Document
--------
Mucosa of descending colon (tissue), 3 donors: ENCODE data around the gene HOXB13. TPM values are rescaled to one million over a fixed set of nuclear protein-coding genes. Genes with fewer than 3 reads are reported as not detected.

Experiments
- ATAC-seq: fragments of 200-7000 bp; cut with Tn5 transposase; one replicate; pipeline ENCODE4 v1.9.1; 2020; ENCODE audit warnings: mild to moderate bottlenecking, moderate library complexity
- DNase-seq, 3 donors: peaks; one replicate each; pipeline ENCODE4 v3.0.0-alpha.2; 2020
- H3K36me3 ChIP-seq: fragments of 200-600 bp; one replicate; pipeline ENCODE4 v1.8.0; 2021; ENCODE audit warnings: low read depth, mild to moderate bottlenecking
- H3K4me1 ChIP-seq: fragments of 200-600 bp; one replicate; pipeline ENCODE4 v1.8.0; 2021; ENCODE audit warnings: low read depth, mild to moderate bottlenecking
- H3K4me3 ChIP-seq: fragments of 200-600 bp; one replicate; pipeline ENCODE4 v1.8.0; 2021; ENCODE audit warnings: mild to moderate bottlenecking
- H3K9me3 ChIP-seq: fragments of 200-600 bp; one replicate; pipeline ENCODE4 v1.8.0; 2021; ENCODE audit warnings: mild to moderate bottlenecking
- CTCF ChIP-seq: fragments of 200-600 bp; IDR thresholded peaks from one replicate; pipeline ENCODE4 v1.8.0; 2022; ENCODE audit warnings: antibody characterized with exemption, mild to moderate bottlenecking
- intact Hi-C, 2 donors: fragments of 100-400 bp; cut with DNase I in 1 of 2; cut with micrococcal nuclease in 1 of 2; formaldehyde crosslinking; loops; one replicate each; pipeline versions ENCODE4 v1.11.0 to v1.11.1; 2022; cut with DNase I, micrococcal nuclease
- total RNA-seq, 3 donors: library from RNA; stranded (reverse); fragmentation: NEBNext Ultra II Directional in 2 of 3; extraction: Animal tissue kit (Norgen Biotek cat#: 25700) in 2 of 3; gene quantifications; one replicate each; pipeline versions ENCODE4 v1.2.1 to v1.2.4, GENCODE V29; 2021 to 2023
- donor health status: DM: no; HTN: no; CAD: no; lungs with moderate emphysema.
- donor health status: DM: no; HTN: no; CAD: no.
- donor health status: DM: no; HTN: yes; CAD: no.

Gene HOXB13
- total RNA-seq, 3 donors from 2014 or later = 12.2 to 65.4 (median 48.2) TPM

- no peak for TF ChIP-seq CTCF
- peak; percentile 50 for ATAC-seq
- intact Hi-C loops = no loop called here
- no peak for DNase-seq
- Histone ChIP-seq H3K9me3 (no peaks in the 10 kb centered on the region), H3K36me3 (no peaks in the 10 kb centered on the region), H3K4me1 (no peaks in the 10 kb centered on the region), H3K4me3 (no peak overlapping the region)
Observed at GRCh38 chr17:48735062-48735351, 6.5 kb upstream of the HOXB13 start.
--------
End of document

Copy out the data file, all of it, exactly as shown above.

Mucosa of descending colon (tissue), 3 donors: ENCODE data around the gene HOXB13. TPM values are rescaled to one million over a fixed set of nuclear protein-coding genes. Genes with fewer than 3 reads are reported as not detected.

Experiments
- ATAC-seq: fragments of 200-7000 bp; cut with Tn5 transposase; one replicate; pipeline ENCODE4 v1.9.1; 2020; ENCODE audit warnings: mild to moderate bottlenecking, moderate library complexity
- DNase-seq, 3 donors: peaks; one replicate each; pipeline ENCODE4 v3.0.0-alpha.2; 2020
- H3K36me3 ChIP-seq: fragments of 200-600 bp; one replicate; pipeline ENCODE4 v1.8.0; 2021; ENCODE audit warnings: low read depth, mild to moderate bottlenecking
- H3K4me1 ChIP-seq: fragments of 200-600 bp; one replicate; pipeline ENCODE4 v1.8.0; 2021; ENCODE audit warnings: low read depth, mild to moderate bottlenecking
- H3K4me3 ChIP-seq: fragments of 200-600 bp; one replicate; pipeline ENCODE4 v1.8.0; 2021; ENCODE audit warnings: mild to moderate bottlenecking
- H3K9me3 ChIP-seq: fragments of 200-600 bp; one replicate; pipeline ENCODE4 v1.8.0; 2021; ENCODE audit warnings: mild to moderate bottlenecking
- CTCF ChIP-seq: fragments of 200-600 bp; IDR thresholded peaks from one replicate; pipeline ENCODE4 v1.8.0; 2022; ENCODE audit warnings: antibody characterized with exemption, mild to moderate bottlenecking
- intact Hi-C, 2 donors: fragments of 100-400 bp; cut with DNase I in 1 of 2; cut with micrococcal nuclease in 1 of 2; formaldehyde crosslinking; loops; one replicate each; pipeline versions ENCODE4 v1.11.0 to v1.11.1; 2022; cut with DNase I, micrococcal nuclease
- total RNA-seq, 3 donors: library from RNA; stranded (reverse); fragmentation: NEBNext Ultra II Directional in 2 of 3; extraction: Animal tissue kit (Norgen Biotek cat#: 25700) in 2 of 3; gene quantifications; one replicate each; pipeline versions ENCODE4 v1.2.1 to v1.2.4, GENCODE V29; 2021 to 2023
- donor health status: DM: no; HTN: no; CAD: no; lungs with moderate emphysema.
- donor health status: DM: no; HTN: no; CAD: no.
- donor health status: DM: no; HTN: yes; CAD: no.

Gene HOXB13
- total RNA-seq, 3 donors from 2014 or later = 12.2 to 65.4 (median 48.2) TPM

- no peak for TF ChIP-seq CTCF
- peak; percentile 50 for ATAC-seq
- intact Hi-C loops = no loop called here
- no peak for DNase-seq
- Histone ChIP-seq H3K9me3 (no peaks in the 10 kb centered on the region), H3K36me3 (no peaks in the 10 kb centered on the region), H3K4me1 (no peaks in the 10 kb centered on the region), H3K4me3 (no peak overlapping the region)
Observed at GRCh38 chr17:48735062-48735351, 6.5 kb upstream of the HOXB13 start.